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From Marc Prud'hommeaux <>
Subject Re: [VOTE] publish openjpa 0.9.6-incubating release
Date Fri, 17 Nov 2006 02:22:46 GMT

I think people use the ".zip" extensions because that is what most  
desktop managers will map to the decompression application. Also,  
recent version of Windows allow exploring of .zip file from within  
explorer.exe as if they were directory structures.

To my knowledge, no OS is smart enough to be able to distinguish  
between a .jar that is just an archive of files vs. an  
executable .jar file (where double-clicking indicates that the jar's  
application should be launched).

Of course, the existing .zip assembly file can always be unpacked  
using the "jar xvf" command, so no additional software should  
ever be required to unpack them.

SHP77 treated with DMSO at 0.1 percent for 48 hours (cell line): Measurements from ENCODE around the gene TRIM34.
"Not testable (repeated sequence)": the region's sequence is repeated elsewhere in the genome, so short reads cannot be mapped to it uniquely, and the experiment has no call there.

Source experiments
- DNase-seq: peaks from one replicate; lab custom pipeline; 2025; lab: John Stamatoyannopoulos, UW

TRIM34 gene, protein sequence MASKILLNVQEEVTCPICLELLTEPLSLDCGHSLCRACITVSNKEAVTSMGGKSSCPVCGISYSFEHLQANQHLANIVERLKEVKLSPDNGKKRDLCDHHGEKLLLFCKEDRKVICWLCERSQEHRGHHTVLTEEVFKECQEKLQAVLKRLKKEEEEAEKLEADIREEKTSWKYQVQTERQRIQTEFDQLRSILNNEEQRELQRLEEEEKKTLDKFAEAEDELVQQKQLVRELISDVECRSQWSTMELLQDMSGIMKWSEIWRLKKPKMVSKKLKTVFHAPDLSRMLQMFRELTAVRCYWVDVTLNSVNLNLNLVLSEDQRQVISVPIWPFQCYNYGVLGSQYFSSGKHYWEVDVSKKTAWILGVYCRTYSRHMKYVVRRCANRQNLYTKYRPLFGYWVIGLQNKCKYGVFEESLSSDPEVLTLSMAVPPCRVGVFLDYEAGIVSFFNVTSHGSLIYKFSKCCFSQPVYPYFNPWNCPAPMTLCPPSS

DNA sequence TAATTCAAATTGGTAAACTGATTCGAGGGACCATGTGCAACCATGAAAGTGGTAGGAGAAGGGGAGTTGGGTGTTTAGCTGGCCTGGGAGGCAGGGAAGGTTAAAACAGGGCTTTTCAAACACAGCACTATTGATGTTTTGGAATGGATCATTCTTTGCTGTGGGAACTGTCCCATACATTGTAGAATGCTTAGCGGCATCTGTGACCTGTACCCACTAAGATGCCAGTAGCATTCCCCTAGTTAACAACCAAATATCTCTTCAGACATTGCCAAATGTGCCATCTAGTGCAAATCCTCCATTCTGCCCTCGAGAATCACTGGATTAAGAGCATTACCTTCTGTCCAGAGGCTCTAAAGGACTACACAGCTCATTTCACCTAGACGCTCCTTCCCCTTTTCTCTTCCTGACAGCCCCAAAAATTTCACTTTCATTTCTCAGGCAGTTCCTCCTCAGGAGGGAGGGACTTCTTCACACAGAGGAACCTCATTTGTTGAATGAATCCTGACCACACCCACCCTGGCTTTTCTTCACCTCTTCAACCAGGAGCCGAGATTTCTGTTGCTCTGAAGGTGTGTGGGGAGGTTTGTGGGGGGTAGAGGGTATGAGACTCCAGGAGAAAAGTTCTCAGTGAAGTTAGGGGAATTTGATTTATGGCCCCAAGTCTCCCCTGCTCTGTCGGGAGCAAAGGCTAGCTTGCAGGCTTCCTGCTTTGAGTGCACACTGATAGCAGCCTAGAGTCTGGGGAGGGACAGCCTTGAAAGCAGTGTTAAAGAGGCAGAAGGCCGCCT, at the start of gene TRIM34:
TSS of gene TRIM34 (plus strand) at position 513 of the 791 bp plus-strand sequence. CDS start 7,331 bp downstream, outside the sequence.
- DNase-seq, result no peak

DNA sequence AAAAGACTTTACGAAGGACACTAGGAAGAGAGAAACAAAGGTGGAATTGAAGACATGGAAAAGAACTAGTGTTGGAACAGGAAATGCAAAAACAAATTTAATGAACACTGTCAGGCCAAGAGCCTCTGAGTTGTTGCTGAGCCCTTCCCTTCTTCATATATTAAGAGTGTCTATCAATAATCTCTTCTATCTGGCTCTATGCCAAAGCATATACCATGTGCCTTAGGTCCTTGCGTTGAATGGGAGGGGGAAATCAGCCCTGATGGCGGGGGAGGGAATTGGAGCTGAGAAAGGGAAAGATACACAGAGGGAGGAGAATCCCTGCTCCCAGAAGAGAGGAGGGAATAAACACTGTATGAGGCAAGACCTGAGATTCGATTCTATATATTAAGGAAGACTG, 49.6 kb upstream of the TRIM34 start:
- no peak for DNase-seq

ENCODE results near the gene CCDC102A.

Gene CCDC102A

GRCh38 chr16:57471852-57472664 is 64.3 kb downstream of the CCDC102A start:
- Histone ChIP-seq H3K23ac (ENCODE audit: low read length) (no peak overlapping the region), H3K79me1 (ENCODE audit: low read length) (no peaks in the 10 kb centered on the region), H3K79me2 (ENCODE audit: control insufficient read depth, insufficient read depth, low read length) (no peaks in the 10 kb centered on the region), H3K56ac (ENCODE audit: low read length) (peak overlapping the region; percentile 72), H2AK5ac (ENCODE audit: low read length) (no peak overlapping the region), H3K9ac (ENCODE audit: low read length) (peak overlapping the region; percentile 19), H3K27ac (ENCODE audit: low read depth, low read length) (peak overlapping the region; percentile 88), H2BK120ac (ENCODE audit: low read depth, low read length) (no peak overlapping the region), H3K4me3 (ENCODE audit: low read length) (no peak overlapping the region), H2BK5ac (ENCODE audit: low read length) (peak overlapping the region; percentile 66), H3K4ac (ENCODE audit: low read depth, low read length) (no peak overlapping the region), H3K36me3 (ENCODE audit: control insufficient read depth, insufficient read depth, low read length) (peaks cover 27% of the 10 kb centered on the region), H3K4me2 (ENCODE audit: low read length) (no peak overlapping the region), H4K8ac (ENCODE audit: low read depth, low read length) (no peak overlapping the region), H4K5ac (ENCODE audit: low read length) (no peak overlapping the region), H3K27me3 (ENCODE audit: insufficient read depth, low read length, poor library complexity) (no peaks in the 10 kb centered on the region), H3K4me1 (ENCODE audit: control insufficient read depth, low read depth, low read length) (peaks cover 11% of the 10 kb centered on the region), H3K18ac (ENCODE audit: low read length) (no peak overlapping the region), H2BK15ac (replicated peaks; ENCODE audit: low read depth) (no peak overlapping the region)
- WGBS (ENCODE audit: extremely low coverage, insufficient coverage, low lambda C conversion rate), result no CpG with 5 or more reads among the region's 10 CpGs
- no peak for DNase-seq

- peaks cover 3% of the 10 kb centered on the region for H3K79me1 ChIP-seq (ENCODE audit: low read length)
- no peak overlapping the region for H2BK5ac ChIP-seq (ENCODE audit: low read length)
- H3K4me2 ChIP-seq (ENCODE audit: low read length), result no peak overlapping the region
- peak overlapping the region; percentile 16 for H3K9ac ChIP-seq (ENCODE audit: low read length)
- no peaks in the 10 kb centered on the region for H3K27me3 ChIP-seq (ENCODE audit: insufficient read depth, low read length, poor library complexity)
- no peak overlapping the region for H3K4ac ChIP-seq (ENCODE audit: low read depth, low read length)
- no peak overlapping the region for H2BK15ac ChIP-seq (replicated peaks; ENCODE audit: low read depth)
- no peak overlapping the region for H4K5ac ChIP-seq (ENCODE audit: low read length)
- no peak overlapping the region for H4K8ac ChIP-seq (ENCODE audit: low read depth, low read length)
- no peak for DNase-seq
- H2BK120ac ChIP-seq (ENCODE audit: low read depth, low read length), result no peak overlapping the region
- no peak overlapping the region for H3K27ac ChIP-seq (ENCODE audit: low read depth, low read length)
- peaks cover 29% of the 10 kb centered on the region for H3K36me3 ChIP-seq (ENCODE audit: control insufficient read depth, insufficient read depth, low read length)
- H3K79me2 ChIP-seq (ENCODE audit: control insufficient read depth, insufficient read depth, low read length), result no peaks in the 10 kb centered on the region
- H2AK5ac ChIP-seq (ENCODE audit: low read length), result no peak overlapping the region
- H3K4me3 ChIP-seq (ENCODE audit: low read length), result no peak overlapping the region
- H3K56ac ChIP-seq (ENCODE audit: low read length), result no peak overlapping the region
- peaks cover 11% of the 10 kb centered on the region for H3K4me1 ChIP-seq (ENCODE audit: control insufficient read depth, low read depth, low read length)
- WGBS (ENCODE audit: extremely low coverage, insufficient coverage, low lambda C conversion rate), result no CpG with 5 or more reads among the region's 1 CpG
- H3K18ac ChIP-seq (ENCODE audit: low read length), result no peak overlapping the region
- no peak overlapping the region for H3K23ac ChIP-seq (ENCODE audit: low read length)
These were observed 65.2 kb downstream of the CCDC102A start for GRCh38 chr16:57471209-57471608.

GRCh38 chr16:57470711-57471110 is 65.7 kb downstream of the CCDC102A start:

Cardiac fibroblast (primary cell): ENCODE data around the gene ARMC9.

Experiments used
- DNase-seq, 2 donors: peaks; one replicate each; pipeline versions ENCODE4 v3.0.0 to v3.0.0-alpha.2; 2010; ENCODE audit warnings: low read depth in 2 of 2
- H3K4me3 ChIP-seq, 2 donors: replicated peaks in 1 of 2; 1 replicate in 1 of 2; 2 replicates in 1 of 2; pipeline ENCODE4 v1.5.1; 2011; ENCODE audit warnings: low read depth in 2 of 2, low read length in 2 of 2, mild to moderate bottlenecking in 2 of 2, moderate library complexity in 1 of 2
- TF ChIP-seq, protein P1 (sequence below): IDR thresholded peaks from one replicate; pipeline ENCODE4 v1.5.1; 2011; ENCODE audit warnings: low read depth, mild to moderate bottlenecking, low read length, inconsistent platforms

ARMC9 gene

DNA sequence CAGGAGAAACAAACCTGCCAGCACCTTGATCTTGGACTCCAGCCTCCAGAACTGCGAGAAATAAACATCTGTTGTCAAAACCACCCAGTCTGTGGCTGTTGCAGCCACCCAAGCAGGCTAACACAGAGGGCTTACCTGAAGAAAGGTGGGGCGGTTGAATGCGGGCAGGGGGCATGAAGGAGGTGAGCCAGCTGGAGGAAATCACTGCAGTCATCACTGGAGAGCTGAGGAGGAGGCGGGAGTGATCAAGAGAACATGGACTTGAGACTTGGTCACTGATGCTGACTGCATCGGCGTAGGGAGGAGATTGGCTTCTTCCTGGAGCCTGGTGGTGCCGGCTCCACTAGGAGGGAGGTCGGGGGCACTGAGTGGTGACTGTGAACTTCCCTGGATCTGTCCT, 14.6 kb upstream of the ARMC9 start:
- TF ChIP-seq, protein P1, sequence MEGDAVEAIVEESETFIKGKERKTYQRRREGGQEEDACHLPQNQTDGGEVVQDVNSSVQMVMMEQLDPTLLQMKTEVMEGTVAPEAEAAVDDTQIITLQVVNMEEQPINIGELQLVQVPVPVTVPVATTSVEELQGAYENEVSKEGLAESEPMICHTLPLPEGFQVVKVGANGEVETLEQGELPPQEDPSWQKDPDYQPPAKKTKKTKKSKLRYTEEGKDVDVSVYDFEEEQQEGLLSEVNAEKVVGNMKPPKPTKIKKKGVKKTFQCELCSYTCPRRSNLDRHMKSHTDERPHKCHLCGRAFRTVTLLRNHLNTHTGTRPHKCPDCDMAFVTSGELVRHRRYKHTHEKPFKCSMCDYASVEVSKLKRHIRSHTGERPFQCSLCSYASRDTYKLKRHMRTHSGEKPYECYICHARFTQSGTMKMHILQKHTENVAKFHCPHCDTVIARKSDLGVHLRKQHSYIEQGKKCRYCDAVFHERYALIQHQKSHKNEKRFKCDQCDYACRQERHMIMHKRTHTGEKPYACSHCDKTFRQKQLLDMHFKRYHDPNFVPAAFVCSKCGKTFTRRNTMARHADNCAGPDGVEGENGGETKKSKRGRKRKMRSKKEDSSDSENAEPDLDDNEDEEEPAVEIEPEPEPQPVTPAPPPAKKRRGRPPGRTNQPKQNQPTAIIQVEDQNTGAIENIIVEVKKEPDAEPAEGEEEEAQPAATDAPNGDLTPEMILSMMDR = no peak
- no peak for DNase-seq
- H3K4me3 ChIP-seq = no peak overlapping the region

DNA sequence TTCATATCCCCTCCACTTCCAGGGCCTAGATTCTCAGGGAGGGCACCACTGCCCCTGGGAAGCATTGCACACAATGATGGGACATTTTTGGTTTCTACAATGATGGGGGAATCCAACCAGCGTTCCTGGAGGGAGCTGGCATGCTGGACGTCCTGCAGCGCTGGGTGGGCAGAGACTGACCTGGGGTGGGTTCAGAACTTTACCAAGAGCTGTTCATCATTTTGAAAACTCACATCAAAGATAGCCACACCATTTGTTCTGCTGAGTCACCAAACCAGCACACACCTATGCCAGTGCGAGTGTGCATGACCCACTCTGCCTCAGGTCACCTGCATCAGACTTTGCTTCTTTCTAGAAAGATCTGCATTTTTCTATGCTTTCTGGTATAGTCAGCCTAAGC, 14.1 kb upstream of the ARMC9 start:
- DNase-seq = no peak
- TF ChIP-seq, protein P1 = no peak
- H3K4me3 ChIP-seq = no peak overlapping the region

On Nov 16, 2006, at 5:49 PM, Roy T. Fielding wrote:

> On Nov 16, 2006, at 5:22 PM, Marc Prud'hommeaux wrote:
>>> BTW, why distribute a zip package?  Wouldn't it be more sensible to
>>> distribute as a jar?  Just curious.
>> The zip contains documentation, examples, and the dependency jars  
>> required to run the examples.
> Yes, I know that -- the point was that the jar format, as in
>    jar cvf mypackage.jar mypackage
> is a general archive format that uses ZIP compression and can be
> unpacked by anyone who has installed java.  Is there a reason to
> use a separate packaging format that is specific to winzip?
> I use gzipped tar for C releases and jar for java releases, but
> I have also seen a lot of other java projects that distribute both
> a .zip package and a tar.gz package.  I was wondering if you knew why.
> ....Roy

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